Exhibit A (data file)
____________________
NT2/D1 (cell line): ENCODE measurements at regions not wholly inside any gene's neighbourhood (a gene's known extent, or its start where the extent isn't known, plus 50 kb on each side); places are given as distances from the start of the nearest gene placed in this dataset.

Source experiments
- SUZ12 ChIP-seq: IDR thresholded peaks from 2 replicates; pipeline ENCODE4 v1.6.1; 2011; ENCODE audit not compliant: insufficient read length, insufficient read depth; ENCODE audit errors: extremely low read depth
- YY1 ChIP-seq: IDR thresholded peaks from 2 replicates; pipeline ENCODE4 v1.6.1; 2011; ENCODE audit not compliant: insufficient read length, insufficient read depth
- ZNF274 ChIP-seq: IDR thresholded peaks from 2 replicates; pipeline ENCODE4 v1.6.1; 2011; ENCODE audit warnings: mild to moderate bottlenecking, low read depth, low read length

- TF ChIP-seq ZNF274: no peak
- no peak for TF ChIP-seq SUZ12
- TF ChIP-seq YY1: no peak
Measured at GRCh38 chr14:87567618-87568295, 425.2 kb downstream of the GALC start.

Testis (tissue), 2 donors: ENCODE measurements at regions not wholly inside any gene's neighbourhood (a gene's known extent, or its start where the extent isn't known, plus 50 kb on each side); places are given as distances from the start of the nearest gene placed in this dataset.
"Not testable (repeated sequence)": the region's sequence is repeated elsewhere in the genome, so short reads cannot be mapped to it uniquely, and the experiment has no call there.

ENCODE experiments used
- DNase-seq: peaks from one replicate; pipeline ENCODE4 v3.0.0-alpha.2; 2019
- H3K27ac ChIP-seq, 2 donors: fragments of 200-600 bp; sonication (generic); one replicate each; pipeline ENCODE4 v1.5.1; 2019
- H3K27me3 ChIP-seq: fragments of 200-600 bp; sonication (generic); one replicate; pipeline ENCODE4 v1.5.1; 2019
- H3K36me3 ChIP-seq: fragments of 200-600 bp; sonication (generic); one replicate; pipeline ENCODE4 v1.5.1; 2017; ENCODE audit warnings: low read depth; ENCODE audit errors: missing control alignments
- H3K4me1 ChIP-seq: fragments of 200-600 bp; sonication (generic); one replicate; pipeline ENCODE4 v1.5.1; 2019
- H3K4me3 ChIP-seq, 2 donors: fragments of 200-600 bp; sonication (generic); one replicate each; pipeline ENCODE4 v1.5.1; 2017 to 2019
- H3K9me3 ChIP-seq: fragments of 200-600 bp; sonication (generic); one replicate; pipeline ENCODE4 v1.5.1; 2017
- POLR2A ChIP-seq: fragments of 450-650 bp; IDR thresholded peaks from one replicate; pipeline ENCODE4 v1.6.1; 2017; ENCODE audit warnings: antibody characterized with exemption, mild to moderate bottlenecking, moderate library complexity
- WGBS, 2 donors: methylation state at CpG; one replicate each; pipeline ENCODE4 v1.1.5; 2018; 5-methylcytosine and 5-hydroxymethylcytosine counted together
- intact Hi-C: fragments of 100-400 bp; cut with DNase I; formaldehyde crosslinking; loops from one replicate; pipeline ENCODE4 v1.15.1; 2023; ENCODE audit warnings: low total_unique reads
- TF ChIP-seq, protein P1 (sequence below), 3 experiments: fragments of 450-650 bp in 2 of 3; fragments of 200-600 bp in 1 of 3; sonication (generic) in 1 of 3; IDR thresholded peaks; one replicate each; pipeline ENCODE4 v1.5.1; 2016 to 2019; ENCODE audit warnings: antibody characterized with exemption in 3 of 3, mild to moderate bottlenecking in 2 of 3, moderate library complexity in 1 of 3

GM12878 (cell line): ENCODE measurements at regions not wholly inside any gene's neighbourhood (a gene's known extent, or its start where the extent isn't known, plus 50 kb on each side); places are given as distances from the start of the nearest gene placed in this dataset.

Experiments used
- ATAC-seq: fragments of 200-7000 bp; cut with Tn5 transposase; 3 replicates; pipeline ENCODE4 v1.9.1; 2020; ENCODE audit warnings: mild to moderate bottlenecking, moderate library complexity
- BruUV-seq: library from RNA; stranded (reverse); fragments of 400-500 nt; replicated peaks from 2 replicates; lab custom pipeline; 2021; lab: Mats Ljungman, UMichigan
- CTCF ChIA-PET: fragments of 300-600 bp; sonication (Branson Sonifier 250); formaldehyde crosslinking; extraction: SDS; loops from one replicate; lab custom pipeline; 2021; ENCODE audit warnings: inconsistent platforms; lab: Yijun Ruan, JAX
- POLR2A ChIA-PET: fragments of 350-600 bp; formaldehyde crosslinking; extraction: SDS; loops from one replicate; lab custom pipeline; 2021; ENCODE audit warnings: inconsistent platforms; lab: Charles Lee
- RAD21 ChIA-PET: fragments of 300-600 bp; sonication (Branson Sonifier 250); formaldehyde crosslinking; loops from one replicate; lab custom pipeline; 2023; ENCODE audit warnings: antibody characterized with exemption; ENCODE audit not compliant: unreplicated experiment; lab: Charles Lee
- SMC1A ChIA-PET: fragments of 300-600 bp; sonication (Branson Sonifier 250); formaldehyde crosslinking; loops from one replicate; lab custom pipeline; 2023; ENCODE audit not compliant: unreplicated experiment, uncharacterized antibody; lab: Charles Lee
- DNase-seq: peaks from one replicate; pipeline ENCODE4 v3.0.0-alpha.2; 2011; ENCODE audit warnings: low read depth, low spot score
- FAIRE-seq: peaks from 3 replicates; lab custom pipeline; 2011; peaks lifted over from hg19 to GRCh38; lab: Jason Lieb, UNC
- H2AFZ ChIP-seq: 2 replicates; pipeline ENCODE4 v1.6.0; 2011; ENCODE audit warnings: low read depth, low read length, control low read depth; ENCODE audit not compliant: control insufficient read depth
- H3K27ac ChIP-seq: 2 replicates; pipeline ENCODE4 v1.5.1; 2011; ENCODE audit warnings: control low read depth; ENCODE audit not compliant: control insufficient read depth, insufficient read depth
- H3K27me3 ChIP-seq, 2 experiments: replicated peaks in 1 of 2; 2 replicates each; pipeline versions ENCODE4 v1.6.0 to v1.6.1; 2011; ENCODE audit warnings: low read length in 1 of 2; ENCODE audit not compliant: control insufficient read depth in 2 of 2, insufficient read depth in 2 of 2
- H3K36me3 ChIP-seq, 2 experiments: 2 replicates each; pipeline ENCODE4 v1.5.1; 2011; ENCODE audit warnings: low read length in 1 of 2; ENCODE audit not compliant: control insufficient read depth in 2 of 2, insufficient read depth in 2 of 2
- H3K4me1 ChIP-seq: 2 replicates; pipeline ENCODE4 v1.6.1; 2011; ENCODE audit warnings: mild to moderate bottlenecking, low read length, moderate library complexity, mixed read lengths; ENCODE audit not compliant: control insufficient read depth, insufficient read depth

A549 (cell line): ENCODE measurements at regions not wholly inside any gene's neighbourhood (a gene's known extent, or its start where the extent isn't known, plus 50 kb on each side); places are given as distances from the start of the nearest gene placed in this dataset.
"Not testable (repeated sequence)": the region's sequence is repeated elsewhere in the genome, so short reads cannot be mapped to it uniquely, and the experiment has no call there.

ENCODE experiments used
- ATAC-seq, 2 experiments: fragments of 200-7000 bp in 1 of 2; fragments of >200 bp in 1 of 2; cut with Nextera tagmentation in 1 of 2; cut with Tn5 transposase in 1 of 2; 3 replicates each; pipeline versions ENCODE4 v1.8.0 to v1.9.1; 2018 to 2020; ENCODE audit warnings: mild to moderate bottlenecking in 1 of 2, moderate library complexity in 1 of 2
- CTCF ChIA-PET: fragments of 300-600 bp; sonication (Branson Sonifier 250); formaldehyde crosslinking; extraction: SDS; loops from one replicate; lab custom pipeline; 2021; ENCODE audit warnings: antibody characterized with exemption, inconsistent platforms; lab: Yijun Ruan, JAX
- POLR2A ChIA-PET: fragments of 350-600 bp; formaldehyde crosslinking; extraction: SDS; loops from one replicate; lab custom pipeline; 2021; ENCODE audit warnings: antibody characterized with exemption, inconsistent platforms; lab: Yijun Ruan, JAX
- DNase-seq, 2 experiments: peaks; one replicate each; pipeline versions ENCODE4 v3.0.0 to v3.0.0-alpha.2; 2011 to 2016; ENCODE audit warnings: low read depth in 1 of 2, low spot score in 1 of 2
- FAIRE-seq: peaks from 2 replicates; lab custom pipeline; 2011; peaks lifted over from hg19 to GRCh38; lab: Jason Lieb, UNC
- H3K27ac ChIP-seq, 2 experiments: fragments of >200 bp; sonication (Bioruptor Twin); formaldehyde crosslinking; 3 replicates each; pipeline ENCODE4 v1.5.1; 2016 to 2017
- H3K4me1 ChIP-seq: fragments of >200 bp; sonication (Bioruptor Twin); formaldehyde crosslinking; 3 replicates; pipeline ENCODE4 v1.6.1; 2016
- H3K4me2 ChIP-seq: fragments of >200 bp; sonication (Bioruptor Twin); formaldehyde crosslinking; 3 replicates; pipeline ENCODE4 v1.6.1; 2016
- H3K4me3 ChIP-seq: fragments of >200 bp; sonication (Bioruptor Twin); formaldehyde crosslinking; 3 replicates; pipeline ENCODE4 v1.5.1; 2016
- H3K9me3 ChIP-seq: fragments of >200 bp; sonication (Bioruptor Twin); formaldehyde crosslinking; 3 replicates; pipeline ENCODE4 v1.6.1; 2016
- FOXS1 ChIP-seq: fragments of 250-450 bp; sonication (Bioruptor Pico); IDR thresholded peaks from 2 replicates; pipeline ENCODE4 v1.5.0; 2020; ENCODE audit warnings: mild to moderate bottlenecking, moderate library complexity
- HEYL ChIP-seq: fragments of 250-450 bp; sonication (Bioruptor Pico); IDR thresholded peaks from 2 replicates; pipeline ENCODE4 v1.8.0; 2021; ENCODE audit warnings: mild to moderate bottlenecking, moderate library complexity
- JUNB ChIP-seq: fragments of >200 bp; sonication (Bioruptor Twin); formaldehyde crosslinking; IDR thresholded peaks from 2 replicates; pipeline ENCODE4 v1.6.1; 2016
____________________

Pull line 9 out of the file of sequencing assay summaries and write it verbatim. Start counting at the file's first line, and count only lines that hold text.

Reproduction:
Measured at GRCh38 chr14:87567618-87568295, 425.2 kb downstream of the GALC start.